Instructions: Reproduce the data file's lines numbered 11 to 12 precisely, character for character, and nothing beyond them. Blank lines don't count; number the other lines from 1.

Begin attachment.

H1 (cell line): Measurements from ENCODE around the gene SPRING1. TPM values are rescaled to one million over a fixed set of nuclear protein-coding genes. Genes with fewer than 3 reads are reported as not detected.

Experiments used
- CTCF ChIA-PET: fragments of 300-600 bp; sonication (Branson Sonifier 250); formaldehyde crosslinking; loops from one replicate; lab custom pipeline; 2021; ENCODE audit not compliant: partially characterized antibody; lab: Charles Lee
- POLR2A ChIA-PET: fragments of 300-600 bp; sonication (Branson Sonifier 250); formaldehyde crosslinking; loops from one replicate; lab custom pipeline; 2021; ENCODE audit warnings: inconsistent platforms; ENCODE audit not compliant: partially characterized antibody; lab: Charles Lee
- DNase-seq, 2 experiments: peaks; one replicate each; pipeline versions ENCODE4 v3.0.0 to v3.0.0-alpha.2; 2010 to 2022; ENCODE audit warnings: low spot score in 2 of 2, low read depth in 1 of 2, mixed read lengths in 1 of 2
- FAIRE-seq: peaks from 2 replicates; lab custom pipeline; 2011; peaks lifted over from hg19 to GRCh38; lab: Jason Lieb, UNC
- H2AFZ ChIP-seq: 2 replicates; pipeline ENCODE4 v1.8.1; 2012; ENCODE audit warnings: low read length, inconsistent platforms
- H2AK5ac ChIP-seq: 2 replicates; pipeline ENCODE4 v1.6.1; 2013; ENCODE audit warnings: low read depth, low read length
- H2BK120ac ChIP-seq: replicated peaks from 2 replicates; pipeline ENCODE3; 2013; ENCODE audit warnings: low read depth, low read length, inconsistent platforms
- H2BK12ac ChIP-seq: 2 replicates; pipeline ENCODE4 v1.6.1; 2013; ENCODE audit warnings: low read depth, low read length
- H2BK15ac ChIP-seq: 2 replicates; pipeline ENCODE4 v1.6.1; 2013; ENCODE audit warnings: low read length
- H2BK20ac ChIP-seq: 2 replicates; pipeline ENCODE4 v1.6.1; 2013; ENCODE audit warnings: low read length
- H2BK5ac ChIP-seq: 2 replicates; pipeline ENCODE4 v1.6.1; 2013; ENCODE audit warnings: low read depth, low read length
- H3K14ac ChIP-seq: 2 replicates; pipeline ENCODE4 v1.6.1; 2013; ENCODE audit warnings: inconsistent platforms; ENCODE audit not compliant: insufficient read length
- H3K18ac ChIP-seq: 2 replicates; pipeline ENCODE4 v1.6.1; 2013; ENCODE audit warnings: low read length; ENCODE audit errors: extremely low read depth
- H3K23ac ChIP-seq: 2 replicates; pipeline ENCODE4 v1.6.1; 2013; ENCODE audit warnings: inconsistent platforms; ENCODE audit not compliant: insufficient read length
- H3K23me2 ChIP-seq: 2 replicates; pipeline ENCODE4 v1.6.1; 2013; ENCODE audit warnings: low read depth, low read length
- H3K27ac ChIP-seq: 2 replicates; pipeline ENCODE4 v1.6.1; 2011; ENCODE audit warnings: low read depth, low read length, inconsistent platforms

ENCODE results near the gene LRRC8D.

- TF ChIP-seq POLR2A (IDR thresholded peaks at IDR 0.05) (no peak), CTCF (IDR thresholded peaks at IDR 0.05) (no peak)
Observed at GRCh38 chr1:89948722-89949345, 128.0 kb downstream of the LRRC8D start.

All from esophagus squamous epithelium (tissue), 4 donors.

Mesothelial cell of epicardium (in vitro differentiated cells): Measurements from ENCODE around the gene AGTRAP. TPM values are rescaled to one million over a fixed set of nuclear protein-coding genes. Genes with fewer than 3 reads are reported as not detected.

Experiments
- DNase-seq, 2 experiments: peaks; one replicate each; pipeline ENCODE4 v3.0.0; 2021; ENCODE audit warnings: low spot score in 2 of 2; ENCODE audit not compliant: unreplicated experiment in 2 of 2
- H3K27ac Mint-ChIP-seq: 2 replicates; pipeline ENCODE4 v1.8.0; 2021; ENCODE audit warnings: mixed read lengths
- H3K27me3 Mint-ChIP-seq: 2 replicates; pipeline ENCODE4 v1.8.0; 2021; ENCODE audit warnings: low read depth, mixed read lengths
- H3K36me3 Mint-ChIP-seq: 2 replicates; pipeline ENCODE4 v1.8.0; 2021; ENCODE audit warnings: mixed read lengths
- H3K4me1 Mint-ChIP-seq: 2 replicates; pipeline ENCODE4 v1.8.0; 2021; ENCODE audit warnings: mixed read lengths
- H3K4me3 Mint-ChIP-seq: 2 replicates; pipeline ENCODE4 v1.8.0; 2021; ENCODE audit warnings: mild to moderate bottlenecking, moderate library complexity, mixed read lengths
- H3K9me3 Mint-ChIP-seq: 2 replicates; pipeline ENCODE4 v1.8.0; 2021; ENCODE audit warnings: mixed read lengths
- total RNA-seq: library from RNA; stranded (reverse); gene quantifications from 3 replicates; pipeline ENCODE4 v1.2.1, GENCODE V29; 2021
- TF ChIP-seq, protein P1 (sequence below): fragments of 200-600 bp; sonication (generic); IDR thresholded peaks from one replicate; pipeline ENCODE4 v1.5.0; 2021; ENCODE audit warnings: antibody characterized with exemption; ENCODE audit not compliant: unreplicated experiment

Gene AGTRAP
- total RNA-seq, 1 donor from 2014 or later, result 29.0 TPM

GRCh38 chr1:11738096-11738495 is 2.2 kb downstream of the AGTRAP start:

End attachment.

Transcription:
- H2BK15ac ChIP-seq: 2 replicates; pipeline ENCODE4 v1.6.1; 2013; ENCODE audit warnings: low read length
- H2BK20ac ChIP-seq: 2 replicates; pipeline ENCODE4 v1.6.1; 2013; ENCODE audit warnings: low read length